Tuesday, April 6, 2010

The Skinniest House in New York -- No. 75-1/2 Bedford St

When my nieces were small, they treasured a children's book entitled "Mr. Skinner's Skinny House."  Then one day while walking down Bedford Street I stopped short -- there was Mr. Skinner's House! -- a quirky red brick house with a Dutch stepped roofline, squashed between No. 75 Bedford and the 18th Century Isaacs-Henricks House at No. 77.

In the middle of the 19th Century the 9-1/2 foot wide space between the two homes served as a drive to the carriage houses in the rear.  At some point No. 75-1/2 Bedford filled the void.  Most historians date the building from 1873, when the property is first listed as being owned by Horatio Gomez.  However the original architectural style is listed as "Italianate," more in keeping with the fashion of the 1850s and property values did not change in the 1873 documents, leading to the suspicion that the little house is probably older.

When built, the first floor of the emaciated little building was used as commercial space and living quarters were above.  At one point it was a cobbler's shop and, in 1880, a candy shop.  Then in the 1920s 75-1/2 Bedford began a long history of famous residents, including writer Ann McGovern who wrote "Mr. Skinner's Skinny House" while living there.

Edna St. Vincent Millay moved in in 1923 with husband Eugen Jan Boissevain.  She hired Ferdinand Savignano to redesign the house.  In deference to Boissevain's Dutch heritage the architect added the stepped Flemish roofline.  The casement windows evident today were installed and a studio for the poet was created on the top floor.  From the street little has changed since Millay's 1923 re-do.

photo NYPL Collection

A decade later the house -- only 8' 7"wide inside -- was home to anthropoligist Margaret Mead, her brother-in-law cartoonist William Steig and her sister.  Within the next twenty years actors Cary Grant and John Barrymore would call it home.

Millay in the backyard -- photo NYPL Collection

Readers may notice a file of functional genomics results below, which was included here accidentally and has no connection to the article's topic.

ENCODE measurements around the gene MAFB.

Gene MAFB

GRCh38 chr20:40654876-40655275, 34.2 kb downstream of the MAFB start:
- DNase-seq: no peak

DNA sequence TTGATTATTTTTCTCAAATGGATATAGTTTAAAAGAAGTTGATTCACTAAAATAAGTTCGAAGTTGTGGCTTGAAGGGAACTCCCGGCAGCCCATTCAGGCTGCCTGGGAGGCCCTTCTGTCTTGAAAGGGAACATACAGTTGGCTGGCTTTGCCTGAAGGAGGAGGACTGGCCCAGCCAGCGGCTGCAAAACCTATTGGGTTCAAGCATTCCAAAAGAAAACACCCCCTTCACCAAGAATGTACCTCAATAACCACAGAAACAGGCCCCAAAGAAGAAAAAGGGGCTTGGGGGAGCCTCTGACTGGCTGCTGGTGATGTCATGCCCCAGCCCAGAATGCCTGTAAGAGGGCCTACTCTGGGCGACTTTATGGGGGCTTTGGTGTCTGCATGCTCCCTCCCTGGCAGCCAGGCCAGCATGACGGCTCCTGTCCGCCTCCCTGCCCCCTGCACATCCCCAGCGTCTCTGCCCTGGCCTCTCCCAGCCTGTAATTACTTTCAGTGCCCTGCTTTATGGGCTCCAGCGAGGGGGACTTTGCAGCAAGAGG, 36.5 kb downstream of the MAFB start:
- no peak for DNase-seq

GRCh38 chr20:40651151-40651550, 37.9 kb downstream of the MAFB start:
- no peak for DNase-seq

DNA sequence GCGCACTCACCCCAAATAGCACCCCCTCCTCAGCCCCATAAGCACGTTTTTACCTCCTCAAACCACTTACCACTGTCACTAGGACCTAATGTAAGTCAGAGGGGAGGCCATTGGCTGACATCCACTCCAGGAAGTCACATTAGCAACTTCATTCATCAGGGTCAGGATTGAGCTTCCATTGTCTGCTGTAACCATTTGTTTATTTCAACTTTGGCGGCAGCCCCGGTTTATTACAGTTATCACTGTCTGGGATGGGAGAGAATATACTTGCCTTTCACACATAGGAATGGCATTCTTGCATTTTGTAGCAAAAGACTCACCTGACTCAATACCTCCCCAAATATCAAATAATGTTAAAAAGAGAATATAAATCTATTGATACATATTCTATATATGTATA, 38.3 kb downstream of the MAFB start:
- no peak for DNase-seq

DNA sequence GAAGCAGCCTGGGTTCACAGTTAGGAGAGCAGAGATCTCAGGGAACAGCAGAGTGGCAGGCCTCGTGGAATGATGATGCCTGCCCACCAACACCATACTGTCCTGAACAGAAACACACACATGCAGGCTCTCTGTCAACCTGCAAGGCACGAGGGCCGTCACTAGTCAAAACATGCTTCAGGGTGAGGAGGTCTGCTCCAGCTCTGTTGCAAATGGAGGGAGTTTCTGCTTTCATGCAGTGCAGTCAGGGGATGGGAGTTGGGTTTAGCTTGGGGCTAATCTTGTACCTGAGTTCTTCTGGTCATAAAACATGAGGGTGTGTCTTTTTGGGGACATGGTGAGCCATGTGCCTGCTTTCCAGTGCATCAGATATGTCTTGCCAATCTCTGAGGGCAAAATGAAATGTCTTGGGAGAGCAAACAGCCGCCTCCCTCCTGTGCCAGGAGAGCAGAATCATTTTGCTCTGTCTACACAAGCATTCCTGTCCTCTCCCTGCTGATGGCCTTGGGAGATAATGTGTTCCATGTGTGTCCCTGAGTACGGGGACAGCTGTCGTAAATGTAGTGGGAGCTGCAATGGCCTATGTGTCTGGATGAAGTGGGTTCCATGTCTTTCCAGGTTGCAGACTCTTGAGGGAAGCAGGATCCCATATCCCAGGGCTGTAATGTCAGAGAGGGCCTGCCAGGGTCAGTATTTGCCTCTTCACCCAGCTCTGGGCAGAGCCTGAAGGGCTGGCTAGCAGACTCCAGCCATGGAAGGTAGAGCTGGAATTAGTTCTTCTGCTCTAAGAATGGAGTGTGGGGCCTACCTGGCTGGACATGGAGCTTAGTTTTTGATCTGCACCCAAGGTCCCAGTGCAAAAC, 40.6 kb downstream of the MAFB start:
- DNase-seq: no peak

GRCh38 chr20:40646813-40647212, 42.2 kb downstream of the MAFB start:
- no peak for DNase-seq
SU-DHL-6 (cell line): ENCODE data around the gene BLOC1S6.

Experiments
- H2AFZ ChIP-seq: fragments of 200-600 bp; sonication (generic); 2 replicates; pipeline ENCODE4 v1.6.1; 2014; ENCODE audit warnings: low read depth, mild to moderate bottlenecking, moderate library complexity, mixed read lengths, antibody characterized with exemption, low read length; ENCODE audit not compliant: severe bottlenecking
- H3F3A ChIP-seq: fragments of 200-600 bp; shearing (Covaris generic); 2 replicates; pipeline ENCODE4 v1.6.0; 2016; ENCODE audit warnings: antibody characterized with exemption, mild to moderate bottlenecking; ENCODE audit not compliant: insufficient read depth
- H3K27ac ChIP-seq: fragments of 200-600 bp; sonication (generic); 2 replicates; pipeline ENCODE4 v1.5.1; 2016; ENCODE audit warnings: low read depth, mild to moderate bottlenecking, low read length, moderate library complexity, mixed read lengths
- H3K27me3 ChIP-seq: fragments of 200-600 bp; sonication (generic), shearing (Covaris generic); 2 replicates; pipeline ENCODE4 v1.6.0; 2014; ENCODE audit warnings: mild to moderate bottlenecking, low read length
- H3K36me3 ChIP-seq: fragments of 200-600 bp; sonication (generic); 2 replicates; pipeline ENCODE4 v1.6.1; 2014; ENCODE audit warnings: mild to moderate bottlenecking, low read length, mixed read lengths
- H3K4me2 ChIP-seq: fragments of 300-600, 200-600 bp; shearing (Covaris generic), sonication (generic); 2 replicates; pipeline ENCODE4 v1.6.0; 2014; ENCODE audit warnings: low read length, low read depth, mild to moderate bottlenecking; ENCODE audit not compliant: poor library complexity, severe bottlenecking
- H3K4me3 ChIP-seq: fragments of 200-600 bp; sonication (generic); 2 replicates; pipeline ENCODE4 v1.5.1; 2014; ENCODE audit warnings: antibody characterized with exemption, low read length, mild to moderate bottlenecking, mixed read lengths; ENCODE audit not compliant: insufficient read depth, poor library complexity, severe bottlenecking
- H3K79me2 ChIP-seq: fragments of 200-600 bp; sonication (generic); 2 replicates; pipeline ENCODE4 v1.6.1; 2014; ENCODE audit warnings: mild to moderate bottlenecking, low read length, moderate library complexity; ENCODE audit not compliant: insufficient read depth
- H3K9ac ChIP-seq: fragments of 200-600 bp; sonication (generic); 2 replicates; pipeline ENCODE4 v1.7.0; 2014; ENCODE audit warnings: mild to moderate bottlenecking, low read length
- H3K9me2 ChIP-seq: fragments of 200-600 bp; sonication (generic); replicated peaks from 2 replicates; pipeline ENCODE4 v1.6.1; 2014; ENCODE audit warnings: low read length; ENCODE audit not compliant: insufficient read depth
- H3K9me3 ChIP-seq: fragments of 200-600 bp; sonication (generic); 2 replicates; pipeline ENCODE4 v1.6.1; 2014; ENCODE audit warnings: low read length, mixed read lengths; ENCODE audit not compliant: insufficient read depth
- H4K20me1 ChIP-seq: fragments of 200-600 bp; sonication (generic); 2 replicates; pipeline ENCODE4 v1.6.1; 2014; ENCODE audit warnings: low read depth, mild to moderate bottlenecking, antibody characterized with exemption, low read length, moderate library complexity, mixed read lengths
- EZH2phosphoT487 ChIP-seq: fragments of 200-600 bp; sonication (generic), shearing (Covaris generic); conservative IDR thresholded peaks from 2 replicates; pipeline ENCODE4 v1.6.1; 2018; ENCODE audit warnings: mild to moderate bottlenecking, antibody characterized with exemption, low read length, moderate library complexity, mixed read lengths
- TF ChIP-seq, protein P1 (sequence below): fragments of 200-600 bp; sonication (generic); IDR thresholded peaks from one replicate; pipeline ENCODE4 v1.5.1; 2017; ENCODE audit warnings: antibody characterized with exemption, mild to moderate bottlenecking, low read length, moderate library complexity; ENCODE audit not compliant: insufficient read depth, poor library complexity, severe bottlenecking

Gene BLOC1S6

Trouble came in 1952 when the Bedford Street corner was slated for development.  Long before historic preservation efforts, the historic buildings were in imminent danger of demolition.  In order to save the skinny house, lawyer Kenneth Carroad purchased it and moved his family in.  By 1996, however, when a Carroad family member sold the house for $270,000 it had sat empty and neglected.  The staircase was dangerously unstable and repairs were urgently needed.

Nearly matching in repairs what they spent on the building, new owners Christopher Dubs and Cedric Wilson brought the narrow house back to life.  Because the house is in the Greenwich Village Historic District, even replacement bricks had to be of the period or indistinguishable from the originals.  But the unique character of the house made the trouble worthwhile.

A 2010 renovation resulted in sleek, ultra-modern interiors -- photo curbed new york

That unique character also makes it a special property to potential buyers.  Dubs sold the house in 2000 for $1.6 million and it sold again in January 2010 for $2.7 million -- an impressive jump in value for the little house that originally plugged a carriage drive.

After a one-year renovation, the house was relisted in 2011 for $4.3 million.

The skinny little house at 75-1/2 Bedford, the narrowest house in New York, is a favorite camera target for tourists and New Yorkers alike.

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